The overall aim of this project is to test the efficacy of naltrexone as a pharmacotherapy for excessive drinking when delivered to at-risk or problem drinkers who are seeking smoking cessation treatment. The proposed clinical trial uses a between-subjects design in which 300 at-risk or problem drinkers seeking treatment for smoking cessation will be randomly assigned to receive either daily 50 mg naltrexone or placebo. Medication will be initiated 2 weeks prior to participants' smoking quit date and continue for 10 weeks. All participants also will receive transdermal nicotine patch and a counseling and medication management intervention that provides advice for smoking cessation, advice regarding the effects of heavy drinking on both smoking cessation and health, and monitoring and encouragement of compliance with medications. Drinking and smoking outcomes will be assessed at 2, 8, 16, and 26 weeks after participants' smoking quit date. The primary aim of the study is to test the hypothesis that naltrexone will result in greater reductions in heavy drinking relative to placebo. The secondary aim will test whether naltrexone results in superior smoking outcomes relative to placebo, and tertiary aims will examine interrelationships among motivation for changing drinking, compliance with naltrexone, and drinking and smoking outcomes.

This study represents the first of its kind to provide naltrexone in conjunction with an opportunistic brief alcohol intervention for at-risk and problem drinkers not seeking alcohol treatment. Testing the potential benefits of naltrexone among at-risk and problem drinkers who smoke is of very high significance for public health efforts to reduce the markedly elevated rates of morbidity and mortality observed in this large, yet relatively understudied group.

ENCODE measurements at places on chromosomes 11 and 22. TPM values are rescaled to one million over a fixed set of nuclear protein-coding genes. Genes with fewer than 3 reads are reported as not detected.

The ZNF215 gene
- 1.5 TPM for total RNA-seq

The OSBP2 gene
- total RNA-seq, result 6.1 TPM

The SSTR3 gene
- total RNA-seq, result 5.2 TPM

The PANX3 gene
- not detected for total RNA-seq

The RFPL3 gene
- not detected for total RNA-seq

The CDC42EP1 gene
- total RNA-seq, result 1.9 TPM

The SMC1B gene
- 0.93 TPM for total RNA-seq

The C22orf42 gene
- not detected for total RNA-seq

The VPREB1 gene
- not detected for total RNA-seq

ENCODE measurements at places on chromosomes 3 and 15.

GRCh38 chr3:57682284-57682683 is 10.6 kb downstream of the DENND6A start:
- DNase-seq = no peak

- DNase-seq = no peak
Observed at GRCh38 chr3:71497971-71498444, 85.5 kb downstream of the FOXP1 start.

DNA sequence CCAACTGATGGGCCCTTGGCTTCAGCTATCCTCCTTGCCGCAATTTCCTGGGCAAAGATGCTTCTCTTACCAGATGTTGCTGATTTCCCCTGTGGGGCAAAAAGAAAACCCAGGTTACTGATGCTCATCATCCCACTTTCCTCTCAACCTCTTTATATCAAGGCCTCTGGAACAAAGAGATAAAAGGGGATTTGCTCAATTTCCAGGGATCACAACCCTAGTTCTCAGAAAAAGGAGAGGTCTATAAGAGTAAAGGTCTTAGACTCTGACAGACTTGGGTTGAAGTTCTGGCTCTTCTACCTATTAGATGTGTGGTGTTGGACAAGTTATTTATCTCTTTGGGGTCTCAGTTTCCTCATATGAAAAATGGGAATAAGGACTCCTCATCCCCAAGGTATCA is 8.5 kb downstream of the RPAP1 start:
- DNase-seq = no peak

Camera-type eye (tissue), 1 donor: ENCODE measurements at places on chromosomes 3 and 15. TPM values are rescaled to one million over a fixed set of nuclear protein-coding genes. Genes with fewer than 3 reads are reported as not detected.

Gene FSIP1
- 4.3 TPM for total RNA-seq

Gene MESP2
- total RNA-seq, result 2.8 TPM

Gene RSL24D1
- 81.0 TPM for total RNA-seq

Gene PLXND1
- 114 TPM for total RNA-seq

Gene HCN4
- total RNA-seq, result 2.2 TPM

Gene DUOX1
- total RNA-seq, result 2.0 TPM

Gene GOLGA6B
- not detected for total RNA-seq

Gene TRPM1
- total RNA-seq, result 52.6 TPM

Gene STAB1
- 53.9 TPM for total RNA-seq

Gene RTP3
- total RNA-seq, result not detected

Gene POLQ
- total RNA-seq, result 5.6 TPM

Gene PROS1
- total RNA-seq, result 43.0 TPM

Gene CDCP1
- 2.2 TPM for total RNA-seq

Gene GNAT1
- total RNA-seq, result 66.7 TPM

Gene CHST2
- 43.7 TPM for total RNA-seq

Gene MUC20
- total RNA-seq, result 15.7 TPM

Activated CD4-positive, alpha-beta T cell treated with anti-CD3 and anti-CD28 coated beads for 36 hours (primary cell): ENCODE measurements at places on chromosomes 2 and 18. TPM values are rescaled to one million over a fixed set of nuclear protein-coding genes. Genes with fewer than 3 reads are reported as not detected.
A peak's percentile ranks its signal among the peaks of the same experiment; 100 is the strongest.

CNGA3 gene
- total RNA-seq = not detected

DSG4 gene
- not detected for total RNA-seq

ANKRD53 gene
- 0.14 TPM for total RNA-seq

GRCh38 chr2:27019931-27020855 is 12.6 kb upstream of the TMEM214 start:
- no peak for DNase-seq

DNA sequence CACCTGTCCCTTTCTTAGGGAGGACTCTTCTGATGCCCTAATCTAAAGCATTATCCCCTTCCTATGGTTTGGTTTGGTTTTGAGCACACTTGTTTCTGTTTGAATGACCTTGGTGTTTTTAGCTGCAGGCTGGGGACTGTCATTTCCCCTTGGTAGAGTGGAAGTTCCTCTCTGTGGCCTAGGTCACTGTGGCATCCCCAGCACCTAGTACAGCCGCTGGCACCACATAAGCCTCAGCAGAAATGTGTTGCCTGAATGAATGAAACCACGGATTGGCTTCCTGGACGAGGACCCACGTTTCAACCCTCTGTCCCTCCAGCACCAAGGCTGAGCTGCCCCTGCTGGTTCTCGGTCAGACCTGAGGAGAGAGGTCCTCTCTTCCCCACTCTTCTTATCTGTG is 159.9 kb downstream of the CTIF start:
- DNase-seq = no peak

Ages Eligible for Study:   18 Years and older   (Adult, Senior)
Sexes Eligible for Study:   All
Accepts Healthy Volunteers:   Yes

Inclusion Criteria:

  • 1.) be at least 18 years of age, 2.) drink heavily at least once per month on average (≥4 drinks per occasion for women; ≥5 drinks for men), 3.) have smoked cigarettes regularly for at least one year, 4.) currently smoke at least 5 cigarettes a day, 5.) currently be using no other tobacco products or nicotine replacement therapy

Exclusion Criteria:

  • 1.) meet criteria for current substance dependence (excluding nicotine and alcohol); 2.) report opiate use in the past month, have a drug screen positive for opiates, or require opiate containing medications for pain management; 3.) meet criteria for a current major depressive or manic episode; 4.) are currently psychotic or suicidal; 5.) have an unstable or serious medical condition that would preclude use of the nicotine patch or naltrexone (e.g., unstable angina pectoris, severe arrhythmia, recent congestive heart failure); 6.) have aspartate aminotransferase or alanine aminotransferase levels of more than 3 times the reference range or elevated bilirubin levels; or 7.) are currently pregnant or lactating, intend to become pregnant, or are not using a reliable means of birth control.
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Please refer to this study by its identifier: NCT00938886

United States, Rhode Island
Brown University
Providence, Rhode Island, United States, 02912
Sponsors and Collaborators
Brown University
Principal Investigator: Christopher W. Kahler, Ph.D. Brown University
  More Information

Responsible Party: Christopher W. Kahler, Professor of Behavioral and Social Sciences, Brown University Identifier: NCT00938886     History of Changes
Other Study ID Numbers: NIAAA-17181-1
Study First Received: July 13, 2009
Last Updated: January 11, 2016

Additional relevant MeSH terms:
Narcotic Antagonists
Physiological Effects of Drugs
Sensory System Agents
Peripheral Nervous System Agents processed this record on April 21, 2017